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Divided Decade

5 things you need to know about Lehman Brothers

Eliza Mills Sep 10, 2018
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Two employees of Christie's auction house manoeuvre the Lehman Brothers corporate logo on Sept. 24, 2010 in London, England.
Oli Scarff/Getty Images

On Sept. 15, 2008, Lehman Brothers, one of the biggest investment banks in the world, filed for bankruptcy. How did it happen, and how did it affect the economy? Here’s what you need to know: 

1. What’s Lehman Brothers, anyway? Before filing for bankruptcy in September 2008, Lehman Brothers was the fourth-largest investment bank in the U.S. (Goldman Sachs, Morgan Stanley and Merrill Lynch were first, second and third, respectively). It was founded in 1850 and did business for 158 years. Internationally, 25,000 people were working at Lehman Brothers at the time of its collapse. 

2. So what happened? By 2004, Lehman had acquired five mortgage lenders, including BNC Mortgage, a subprime lender. Lehman invested even more in securitized mortgages over the next few years, more so than any other firm. Lehman’s big investment in mortgage securities made it especially vulnerable as the housing market started to crash. Lehman Brothers started to correct course, but it was too late, it didn’t have the capital cushion to absorb its losses and its stock price continued to plunge. Lehman was forced to file for bankruptcy on Sept. 15, 2008. The firm held more than $600 billion in assets, and it remains the largest bankruptcy in U.S. history.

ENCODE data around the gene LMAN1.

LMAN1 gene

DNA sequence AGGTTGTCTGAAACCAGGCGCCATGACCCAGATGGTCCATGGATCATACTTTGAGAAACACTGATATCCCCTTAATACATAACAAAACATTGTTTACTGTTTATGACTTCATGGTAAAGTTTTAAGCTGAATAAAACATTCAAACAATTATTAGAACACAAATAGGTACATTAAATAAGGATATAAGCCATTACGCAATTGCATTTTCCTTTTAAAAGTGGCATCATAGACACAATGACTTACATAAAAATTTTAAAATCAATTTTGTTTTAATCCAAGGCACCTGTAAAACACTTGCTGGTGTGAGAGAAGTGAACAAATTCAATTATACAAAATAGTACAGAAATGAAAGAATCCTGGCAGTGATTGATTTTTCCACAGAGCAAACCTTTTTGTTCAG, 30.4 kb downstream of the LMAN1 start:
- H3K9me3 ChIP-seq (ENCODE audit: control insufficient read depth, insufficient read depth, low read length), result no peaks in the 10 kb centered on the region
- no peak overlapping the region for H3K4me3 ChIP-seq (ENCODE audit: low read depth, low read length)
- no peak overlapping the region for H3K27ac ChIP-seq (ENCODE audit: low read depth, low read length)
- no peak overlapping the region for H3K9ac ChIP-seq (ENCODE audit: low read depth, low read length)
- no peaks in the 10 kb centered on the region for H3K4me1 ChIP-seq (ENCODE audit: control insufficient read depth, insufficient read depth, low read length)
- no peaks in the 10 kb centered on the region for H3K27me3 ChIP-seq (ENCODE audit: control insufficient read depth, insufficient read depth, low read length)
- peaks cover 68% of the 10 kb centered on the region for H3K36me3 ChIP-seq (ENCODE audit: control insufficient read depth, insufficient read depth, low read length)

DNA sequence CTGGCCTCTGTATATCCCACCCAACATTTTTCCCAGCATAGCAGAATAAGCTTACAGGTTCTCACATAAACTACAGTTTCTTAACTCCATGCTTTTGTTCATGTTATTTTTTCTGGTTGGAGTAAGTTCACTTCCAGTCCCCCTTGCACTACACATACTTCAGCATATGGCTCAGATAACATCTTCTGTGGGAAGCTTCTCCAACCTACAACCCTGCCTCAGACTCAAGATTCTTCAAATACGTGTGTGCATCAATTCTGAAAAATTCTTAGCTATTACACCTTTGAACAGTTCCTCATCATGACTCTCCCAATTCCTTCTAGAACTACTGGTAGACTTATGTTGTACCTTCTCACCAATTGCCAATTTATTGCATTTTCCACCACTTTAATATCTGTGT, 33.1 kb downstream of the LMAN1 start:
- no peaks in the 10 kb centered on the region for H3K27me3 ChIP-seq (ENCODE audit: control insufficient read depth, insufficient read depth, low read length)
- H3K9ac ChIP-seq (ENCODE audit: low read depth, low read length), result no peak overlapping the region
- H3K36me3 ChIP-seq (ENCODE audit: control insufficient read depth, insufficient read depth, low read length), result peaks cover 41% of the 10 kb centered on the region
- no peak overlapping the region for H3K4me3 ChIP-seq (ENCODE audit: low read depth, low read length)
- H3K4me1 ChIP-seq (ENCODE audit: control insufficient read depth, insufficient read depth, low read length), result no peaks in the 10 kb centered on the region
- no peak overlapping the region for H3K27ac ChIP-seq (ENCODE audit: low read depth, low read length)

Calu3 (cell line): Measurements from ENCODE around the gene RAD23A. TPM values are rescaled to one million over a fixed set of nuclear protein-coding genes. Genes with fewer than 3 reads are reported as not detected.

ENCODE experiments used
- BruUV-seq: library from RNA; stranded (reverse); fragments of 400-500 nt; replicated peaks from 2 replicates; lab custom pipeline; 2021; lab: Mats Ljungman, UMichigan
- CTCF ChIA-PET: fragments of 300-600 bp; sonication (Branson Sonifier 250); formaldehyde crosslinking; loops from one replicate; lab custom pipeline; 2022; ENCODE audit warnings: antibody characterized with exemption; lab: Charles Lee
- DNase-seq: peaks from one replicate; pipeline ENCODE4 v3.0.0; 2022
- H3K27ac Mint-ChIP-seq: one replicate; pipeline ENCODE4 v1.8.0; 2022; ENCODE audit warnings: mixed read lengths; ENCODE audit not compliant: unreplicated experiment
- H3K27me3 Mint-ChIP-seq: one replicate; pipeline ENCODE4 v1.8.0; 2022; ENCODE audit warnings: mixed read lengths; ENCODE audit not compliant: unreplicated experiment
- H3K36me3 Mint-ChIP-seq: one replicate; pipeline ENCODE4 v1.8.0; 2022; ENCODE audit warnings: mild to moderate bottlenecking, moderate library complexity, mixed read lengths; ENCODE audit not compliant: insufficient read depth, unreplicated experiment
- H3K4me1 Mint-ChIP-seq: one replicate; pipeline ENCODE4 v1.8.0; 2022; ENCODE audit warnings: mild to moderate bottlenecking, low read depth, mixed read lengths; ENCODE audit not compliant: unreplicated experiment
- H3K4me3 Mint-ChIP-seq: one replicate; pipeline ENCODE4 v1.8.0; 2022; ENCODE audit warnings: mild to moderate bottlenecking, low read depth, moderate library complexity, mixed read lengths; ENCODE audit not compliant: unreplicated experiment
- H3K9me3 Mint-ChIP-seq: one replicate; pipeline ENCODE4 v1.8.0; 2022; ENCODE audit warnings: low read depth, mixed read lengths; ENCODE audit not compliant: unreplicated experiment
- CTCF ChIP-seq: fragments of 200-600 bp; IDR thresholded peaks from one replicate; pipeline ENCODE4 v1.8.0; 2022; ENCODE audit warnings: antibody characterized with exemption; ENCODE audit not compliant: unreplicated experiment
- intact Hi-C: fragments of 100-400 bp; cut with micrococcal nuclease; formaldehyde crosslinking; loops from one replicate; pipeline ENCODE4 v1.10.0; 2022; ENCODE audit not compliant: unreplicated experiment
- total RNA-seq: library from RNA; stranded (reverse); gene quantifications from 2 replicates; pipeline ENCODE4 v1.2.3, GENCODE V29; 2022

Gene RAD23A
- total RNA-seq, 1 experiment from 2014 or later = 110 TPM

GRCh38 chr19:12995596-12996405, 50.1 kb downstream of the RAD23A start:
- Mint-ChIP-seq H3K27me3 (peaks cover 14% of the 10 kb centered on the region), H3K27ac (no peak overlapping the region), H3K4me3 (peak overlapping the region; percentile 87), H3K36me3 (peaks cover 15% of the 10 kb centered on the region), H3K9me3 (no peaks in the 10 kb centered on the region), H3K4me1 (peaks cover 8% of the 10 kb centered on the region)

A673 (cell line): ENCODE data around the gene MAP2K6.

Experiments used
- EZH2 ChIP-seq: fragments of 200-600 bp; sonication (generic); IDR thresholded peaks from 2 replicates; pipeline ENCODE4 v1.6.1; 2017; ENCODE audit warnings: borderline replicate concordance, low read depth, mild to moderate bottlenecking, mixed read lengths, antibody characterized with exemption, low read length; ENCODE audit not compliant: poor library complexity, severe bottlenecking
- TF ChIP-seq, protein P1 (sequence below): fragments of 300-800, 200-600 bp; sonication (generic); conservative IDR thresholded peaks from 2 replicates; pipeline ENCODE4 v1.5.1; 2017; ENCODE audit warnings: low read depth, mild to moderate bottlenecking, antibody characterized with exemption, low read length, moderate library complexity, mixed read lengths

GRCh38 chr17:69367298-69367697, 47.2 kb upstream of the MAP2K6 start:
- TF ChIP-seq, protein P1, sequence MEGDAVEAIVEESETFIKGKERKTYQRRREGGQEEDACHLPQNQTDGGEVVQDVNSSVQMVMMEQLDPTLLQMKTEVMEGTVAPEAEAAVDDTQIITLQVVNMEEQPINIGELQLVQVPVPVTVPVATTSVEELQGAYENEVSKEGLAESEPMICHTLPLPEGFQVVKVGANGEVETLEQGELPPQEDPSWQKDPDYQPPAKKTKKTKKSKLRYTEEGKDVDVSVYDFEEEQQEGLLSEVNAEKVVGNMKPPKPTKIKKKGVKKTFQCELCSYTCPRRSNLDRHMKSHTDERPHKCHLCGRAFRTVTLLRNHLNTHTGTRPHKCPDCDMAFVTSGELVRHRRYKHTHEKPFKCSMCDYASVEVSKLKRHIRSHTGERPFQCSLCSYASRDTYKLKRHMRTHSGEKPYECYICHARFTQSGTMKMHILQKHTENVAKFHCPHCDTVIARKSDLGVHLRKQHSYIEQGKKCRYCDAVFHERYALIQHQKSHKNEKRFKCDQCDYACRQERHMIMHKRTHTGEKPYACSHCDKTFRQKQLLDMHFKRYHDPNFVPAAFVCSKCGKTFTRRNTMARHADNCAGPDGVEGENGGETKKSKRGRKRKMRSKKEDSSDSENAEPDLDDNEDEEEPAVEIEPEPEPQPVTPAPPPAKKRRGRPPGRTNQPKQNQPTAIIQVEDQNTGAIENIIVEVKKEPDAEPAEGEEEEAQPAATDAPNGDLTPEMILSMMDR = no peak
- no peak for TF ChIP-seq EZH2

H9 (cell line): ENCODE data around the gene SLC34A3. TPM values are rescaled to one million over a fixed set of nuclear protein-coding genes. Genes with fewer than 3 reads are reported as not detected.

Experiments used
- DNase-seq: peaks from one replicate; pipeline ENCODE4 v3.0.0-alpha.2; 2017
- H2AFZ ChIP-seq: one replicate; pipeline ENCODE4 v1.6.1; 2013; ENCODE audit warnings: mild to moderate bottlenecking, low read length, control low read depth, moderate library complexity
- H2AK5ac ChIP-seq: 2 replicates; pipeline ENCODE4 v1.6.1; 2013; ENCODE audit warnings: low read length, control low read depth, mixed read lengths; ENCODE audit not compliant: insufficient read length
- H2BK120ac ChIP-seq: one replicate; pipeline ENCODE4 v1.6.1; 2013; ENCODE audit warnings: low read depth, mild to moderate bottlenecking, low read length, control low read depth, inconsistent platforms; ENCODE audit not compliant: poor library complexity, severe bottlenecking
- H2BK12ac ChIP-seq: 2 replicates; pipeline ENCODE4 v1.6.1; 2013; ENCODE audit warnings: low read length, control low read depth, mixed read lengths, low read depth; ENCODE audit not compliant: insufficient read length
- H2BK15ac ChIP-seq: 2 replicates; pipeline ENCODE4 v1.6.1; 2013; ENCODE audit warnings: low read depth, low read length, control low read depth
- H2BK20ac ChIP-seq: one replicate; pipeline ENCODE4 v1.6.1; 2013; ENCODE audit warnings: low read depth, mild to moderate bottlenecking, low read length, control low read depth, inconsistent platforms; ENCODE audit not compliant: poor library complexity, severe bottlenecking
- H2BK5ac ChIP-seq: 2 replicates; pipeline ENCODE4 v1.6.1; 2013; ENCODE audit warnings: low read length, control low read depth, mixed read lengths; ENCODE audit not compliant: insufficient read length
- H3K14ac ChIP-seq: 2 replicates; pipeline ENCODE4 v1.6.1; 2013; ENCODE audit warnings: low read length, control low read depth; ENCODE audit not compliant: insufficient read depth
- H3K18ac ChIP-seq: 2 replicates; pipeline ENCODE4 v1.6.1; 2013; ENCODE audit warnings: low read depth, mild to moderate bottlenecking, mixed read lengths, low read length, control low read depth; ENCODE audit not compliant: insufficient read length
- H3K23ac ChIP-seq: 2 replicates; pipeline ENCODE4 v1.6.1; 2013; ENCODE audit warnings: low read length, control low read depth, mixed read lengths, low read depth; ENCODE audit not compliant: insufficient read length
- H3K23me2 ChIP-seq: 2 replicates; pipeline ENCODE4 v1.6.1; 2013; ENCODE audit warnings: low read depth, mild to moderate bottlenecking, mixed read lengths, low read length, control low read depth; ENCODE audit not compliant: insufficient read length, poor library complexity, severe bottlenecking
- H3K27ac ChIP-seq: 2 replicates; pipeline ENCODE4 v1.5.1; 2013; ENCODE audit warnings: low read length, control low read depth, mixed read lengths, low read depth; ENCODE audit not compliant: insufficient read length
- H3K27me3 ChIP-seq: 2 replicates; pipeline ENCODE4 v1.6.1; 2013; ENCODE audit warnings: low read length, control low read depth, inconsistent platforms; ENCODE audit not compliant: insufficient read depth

3. OK, but why did other banks not fail? A lot of people still don’t understand why Lehman wasn’t bailed out. After all, the government intervened to prevent the fall of AIG immediately after, and stopped Bear Stearns’ collapse earlier in 2008. The Troubled Asset Relief Program, also known as TARP, meant to bail out more banks was signed into law in October 2008. But when Lehman failed, the Treasury Department didn’t have the authority to save it, and the Fed didn’t believe that Lehman had the collateral of Bear Stearns or AIG. Although the Fed tried to facilitate a purchase by a private business (Barclays and Bank of America considered purchasing Lehman before it declared bankruptcy), the government couldn’t guarantee its operations, either. Instead, Lehman filed for bankruptcy and was eventually broken up into pieces and purchased by other banks.  

4. How do we think about Lehman today? Some people see Lehman Brothers as a villain or as a massive failure. Ultimately, Lehman’s collapse affected global stock markets, the U.S. economy and how the government handled the bank bailouts. Lehman’s fall also put thousands of financial services workers out of a job. As the biggest failure in the “too big to fail” moment, Lehman epitomizes the crisis from the view of the banks and the financial sector.

5. Does Lehman Brothers even exist anymore? Yes! Wait … what? Lehman Brothers still exists, because when a $600 billion-plus business goes out of business, it takes a while to dissolve. Ten years later, the process of winding down Lehman is nearing completion, but there are still claims and lawsuits to settle.  

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